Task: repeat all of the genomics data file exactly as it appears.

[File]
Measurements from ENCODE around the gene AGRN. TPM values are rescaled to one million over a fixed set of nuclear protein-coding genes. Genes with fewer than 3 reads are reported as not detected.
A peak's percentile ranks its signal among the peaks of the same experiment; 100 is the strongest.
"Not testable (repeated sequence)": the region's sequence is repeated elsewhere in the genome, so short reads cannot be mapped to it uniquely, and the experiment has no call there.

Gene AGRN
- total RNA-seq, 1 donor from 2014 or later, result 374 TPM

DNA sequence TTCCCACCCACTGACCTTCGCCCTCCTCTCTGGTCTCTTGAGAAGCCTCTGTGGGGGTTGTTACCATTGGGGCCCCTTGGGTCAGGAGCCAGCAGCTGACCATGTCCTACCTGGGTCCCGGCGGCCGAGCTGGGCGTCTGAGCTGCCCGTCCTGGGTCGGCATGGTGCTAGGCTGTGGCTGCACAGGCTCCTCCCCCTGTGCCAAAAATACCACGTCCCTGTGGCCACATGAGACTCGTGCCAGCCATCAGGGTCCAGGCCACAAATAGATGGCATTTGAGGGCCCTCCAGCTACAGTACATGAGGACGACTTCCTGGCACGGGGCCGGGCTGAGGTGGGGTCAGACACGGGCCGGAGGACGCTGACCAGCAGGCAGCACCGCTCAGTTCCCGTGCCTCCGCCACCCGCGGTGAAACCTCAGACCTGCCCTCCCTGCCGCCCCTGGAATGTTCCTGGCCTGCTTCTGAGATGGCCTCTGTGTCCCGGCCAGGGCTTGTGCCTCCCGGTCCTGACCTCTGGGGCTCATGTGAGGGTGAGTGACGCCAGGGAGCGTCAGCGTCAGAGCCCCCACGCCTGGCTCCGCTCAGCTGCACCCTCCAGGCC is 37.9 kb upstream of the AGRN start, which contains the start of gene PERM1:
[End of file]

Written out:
Measurements from ENCODE around the gene AGRN. TPM values are rescaled to one million over a fixed set of nuclear protein-coding genes. Genes with fewer than 3 reads are reported as not detected.
A peak's percentile ranks its signal among the peaks of the same experiment; 100 is the strongest.
"Not testable (repeated sequence)": the region's sequence is repeated elsewhere in the genome, so short reads cannot be mapped to it uniquely, and the experiment has no call there.

Gene AGRN
- total RNA-seq, 1 donor from 2014 or later, result 374 TPM

DNA sequence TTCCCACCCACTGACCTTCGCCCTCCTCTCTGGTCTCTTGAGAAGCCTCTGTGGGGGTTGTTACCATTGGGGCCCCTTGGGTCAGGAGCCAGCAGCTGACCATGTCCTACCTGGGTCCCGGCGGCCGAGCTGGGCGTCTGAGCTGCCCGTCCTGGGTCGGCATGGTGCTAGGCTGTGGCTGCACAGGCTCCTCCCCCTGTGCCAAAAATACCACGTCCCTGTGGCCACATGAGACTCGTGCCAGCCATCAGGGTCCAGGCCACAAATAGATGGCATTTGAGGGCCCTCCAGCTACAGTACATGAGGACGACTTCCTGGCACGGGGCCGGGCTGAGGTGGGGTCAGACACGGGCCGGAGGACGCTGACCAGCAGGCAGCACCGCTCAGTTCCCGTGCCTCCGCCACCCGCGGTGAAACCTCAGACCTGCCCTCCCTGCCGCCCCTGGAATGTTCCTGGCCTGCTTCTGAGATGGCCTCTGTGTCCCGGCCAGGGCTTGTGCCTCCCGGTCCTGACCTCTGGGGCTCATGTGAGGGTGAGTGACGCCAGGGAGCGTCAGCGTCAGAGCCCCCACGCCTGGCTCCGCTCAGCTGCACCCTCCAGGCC is 37.9 kb upstream of the AGRN start, which contains the start of gene PERM1: